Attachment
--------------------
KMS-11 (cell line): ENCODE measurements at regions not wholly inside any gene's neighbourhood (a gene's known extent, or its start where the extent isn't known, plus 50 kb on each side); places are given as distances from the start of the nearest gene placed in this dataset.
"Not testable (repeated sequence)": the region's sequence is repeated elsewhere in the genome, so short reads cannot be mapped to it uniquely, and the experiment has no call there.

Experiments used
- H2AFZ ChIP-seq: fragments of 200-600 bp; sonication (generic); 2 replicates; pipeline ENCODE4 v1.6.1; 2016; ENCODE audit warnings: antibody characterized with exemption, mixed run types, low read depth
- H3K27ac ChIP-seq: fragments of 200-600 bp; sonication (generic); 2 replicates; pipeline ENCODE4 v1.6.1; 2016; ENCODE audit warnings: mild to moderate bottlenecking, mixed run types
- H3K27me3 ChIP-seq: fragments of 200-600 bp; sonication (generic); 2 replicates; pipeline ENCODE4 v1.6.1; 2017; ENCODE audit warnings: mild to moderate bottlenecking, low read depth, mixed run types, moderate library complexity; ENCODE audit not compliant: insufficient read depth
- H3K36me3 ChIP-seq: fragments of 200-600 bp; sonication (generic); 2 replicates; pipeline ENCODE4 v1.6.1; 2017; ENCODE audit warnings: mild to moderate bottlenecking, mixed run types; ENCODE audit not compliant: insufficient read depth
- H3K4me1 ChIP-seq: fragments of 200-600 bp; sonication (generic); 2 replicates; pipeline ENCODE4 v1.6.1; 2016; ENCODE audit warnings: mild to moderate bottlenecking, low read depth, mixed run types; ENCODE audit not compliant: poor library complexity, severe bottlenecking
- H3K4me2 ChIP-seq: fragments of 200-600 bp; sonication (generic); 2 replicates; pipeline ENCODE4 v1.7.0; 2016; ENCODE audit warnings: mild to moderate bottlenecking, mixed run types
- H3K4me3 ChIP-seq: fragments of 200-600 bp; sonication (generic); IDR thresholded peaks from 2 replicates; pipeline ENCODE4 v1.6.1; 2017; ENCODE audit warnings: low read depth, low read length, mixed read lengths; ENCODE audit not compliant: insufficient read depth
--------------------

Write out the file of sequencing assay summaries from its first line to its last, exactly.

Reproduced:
KMS-11 (cell line): ENCODE measurements at regions not wholly inside any gene's neighbourhood (a gene's known extent, or its start where the extent isn't known, plus 50 kb on each side); places are given as distances from the start of the nearest gene placed in this dataset.
"Not testable (repeated sequence)": the region's sequence is repeated elsewhere in the genome, so short reads cannot be mapped to it uniquely, and the experiment has no call there.

Experiments used
- H2AFZ ChIP-seq: fragments of 200-600 bp; sonication (generic); 2 replicates; pipeline ENCODE4 v1.6.1; 2016; ENCODE audit warnings: antibody characterized with exemption, mixed run types, low read depth
- H3K27ac ChIP-seq: fragments of 200-600 bp; sonication (generic); 2 replicates; pipeline ENCODE4 v1.6.1; 2016; ENCODE audit warnings: mild to moderate bottlenecking, mixed run types
- H3K27me3 ChIP-seq: fragments of 200-600 bp; sonication (generic); 2 replicates; pipeline ENCODE4 v1.6.1; 2017; ENCODE audit warnings: mild to moderate bottlenecking, low read depth, mixed run types, moderate library complexity; ENCODE audit not compliant: insufficient read depth
- H3K36me3 ChIP-seq: fragments of 200-600 bp; sonication (generic); 2 replicates; pipeline ENCODE4 v1.6.1; 2017; ENCODE audit warnings: mild to moderate bottlenecking, mixed run types; ENCODE audit not compliant: insufficient read depth
- H3K4me1 ChIP-seq: fragments of 200-600 bp; sonication (generic); 2 replicates; pipeline ENCODE4 v1.6.1; 2016; ENCODE audit warnings: mild to moderate bottlenecking, low read depth, mixed run types; ENCODE audit not compliant: poor library complexity, severe bottlenecking
- H3K4me2 ChIP-seq: fragments of 200-600 bp; sonication (generic); 2 replicates; pipeline ENCODE4 v1.7.0; 2016; ENCODE audit warnings: mild to moderate bottlenecking, mixed run types
- H3K4me3 ChIP-seq: fragments of 200-600 bp; sonication (generic); IDR thresholded peaks from 2 replicates; pipeline ENCODE4 v1.6.1; 2017; ENCODE audit warnings: low read depth, low read length, mixed read lengths; ENCODE audit not compliant: insufficient read depth